Friends of the Old Town Hall Newsletter 2 – March 2015
Welcome to the second newsletter from the Friends of the Old Town Hall in Sheffield, and thank you for becoming a FOTH supporter.
As you’ll know, the Friends’ group hasn’t been going very long; just a few months. We set up an interim committee and adopted a constitution early on, as this has allowed us to get on and apply for grants.
The constitution (a model suggested to us by the helpful people at Voluntary Action Sheffield) requires an AGM in March each year and particularly ensures we provide supporters with an early opportunity to stand for committee membership. We hope you will consider doing this.
The formal notice of the forthcoming AGM, and a call for nominations, are in this newsletter.
Sheffield City Council support for Friends of the Old Town Hall project
The committee had a second meeting with officers from Sheffield City Council in February. This was mainly for us to to update them on our dealings (such as they are!) with the owners of the OTH – see separate report.
We heard about the work the Council is doing to move ahead with the Castlegate strategy, in spite of the refusal last autumn of a Heritage Lottery Fund bid for the work. Positive steps are being taken to pursue alternative funding.
The Council is very supportive of FOTH’s work and we have been able to supplement their understanding of the state of the building. We’ll be keeping in touch.
The first annual general meeting of the Friends of the Old Town Hall will be held on Tuesday 17 March 2015 at the Friends’ Meeting House, St James Street, Sheffield. The Agenda is:
- Report from the Chair on activities to date
- Report from the Treasurer
- Election of the Management Committee
- Any other business
Call for nominations to the committee
An important item for the AGM is the election of a committee. The present one is an interim committee, as we are newly established (though the present members intend to stand for election). But nominations are welcome for any of the officer posts (Chair, Joint Secretaries and Treasurer) and for other committee places.
Anyone interested is very welcome to stand. We particularly need people with knowledge of fundraising for heritage projects and also marketing expertise. But don’t let that put you off; enthusiasm for the cause is the prime need! If you’d like to discuss what’s involved with current committee members feel free to get in touch with any of them – contact details through Facebook or the FOTH website.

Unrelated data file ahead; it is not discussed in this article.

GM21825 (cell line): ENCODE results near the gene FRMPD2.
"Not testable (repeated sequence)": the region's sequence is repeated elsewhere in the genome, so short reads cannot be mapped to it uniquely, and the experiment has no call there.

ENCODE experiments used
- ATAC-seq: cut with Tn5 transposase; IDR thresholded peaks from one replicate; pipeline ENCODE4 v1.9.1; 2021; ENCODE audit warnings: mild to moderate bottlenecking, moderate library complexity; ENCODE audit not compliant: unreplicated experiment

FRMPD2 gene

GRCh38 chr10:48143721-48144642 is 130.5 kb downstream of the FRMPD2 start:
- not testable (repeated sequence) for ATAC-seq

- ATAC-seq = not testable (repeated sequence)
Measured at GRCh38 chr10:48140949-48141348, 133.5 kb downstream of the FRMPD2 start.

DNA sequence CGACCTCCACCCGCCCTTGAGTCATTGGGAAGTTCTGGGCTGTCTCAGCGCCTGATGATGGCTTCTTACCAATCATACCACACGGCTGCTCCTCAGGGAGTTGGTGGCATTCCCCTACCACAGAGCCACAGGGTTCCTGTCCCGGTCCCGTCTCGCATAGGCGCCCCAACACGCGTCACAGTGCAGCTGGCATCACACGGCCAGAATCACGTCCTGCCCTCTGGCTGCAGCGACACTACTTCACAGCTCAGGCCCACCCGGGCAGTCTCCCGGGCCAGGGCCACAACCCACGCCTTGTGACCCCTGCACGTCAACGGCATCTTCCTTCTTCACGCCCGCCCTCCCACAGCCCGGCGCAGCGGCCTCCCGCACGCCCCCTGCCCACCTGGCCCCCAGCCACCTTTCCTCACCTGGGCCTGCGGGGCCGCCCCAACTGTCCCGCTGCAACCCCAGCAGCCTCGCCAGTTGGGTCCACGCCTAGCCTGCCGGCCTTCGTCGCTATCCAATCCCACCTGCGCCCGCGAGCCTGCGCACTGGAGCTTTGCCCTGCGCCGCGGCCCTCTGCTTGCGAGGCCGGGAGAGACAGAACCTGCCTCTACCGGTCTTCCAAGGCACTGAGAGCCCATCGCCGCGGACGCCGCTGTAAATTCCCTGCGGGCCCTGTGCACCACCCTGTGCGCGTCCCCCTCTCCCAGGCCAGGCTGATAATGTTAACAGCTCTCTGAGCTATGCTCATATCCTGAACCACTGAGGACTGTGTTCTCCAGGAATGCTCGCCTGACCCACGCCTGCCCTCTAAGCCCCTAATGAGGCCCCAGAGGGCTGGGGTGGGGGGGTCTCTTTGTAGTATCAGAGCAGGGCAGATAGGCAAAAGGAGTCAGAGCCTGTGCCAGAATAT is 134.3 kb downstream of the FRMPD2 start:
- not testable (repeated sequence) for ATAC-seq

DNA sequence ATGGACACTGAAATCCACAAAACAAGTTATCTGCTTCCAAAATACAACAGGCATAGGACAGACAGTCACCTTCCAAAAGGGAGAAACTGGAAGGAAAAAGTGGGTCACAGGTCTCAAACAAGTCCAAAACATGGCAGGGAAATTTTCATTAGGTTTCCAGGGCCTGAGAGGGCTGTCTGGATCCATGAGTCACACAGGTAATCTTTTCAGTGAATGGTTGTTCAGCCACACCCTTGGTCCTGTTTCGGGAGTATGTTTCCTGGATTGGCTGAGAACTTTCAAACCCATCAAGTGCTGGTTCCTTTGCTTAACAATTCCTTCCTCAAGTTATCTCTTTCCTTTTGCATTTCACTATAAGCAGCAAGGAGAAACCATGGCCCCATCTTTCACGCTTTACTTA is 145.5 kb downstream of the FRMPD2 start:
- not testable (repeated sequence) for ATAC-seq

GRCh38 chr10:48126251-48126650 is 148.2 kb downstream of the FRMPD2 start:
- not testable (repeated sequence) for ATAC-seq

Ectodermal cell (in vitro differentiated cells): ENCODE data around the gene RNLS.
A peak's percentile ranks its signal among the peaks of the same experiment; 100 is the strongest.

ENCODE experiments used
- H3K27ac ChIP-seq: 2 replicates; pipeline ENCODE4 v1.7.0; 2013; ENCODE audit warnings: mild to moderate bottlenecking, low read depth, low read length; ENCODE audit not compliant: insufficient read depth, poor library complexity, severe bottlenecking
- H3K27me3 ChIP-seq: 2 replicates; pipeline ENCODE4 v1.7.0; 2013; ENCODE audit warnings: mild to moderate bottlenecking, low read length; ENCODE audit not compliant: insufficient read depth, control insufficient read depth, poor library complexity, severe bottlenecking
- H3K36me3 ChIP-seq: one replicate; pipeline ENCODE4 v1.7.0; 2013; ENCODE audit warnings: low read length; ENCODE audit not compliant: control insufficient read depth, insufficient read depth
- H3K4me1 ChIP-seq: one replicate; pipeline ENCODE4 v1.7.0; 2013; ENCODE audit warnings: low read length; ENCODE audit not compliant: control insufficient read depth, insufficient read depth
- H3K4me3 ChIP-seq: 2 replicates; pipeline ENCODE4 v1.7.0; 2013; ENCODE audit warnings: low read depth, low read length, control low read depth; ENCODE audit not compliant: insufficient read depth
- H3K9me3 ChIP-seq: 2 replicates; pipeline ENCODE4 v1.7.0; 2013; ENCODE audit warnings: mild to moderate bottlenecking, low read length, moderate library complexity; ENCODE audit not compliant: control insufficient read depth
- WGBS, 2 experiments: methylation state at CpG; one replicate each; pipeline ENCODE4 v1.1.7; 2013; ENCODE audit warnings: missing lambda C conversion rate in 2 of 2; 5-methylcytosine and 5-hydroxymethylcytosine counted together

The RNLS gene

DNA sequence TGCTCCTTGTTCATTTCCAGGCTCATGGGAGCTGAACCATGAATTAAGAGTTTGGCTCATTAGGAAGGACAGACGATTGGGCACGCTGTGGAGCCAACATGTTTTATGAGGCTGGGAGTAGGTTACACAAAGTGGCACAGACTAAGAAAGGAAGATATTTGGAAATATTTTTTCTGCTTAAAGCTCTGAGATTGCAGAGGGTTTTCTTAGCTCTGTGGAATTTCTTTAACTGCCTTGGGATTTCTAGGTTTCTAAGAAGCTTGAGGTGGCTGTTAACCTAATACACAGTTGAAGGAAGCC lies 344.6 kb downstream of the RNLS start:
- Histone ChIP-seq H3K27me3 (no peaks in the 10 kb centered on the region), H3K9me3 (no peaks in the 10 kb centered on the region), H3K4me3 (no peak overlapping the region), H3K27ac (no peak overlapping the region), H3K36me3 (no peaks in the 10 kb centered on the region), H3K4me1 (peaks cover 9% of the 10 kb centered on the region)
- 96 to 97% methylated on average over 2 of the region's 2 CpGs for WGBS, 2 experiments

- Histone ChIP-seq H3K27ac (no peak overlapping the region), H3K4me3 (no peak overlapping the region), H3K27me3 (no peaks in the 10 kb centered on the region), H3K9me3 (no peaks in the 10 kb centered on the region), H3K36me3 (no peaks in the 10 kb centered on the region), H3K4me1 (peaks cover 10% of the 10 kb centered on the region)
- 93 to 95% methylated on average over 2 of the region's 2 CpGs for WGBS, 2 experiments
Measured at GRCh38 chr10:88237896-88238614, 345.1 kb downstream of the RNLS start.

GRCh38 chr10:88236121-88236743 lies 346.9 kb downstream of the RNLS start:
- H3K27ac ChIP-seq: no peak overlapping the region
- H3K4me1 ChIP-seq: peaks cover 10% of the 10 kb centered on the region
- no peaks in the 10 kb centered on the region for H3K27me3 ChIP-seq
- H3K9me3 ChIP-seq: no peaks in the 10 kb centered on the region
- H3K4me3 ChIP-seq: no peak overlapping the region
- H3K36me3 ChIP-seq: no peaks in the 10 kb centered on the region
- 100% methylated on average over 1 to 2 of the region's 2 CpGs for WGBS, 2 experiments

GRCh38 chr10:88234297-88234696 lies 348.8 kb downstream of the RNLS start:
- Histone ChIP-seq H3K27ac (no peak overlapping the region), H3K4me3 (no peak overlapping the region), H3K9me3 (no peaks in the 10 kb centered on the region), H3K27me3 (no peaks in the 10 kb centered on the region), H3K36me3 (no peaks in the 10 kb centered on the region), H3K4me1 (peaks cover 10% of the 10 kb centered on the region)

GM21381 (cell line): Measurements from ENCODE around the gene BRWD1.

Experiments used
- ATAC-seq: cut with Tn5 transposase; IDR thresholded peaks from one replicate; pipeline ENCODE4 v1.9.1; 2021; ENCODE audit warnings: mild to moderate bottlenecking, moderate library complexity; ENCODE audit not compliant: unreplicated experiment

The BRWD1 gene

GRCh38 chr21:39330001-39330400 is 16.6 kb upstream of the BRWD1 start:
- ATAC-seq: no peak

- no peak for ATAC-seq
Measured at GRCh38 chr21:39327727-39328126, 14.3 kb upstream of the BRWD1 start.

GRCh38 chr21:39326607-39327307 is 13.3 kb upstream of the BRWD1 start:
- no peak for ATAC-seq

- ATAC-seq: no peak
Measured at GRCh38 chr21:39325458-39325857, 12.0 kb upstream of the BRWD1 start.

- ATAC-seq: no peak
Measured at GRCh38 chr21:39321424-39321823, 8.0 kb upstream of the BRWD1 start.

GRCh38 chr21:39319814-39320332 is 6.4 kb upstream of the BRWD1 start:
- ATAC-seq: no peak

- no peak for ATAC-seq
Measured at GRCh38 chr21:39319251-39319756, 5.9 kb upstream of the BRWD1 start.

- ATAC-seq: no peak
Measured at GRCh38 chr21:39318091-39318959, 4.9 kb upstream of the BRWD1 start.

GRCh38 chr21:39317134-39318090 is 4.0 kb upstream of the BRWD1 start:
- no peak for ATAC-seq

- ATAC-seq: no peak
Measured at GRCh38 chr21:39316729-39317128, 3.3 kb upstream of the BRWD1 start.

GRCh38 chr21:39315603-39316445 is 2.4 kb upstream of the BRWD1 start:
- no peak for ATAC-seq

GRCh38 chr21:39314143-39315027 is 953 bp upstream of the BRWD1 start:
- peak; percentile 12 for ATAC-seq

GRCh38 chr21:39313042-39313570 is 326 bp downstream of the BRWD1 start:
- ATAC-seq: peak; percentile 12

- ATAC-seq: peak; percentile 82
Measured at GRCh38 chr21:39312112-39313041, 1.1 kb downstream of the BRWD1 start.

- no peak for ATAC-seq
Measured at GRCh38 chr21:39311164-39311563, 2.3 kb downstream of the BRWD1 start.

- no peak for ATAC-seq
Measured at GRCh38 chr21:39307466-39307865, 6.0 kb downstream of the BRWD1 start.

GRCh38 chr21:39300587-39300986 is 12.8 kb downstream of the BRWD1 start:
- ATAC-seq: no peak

Who designed Sheffield Old Town Hall?
The Old Town Hall was in effect built by several prestigious architects. The initial Town Hall building was built by Charles Watson in 1809. Watson, then in his 30s, was a prominent architect from Wakefield who had won the contracts for several similar buildings throughout the West Riding.
He had also built the much admired Nether Chapel in Sheffield. The previous Town Hall in the High Street had been deemed unsafe, damp and inadequate, and this was also true of other civic buildings throughout what was then called the West Riding of Yorkshire. The Yorkshire justices embarked on an ambitious program of new court provision, first by obtaining an Act of Parliament, (46 Geo.III 1806) being:
“An Act to enable the Justices of the Peace for the West Riding of the County of York to provide convenient court houses for holding the General Quarter Sessions of the Peace within the said Riding”.
This Act enabled the Justices to “erect, build or otherwise provide…proper court houses” in Wetherby, Wakefield, Doncaster, Pontefract, Skipton, Bradford, Rotherham, Knaresbrough, Leeds, Sheffield and Barnsley:
“Whereas the court houses or buildings in the said towns…are for the most part very ancient buildings greatly out of repair”.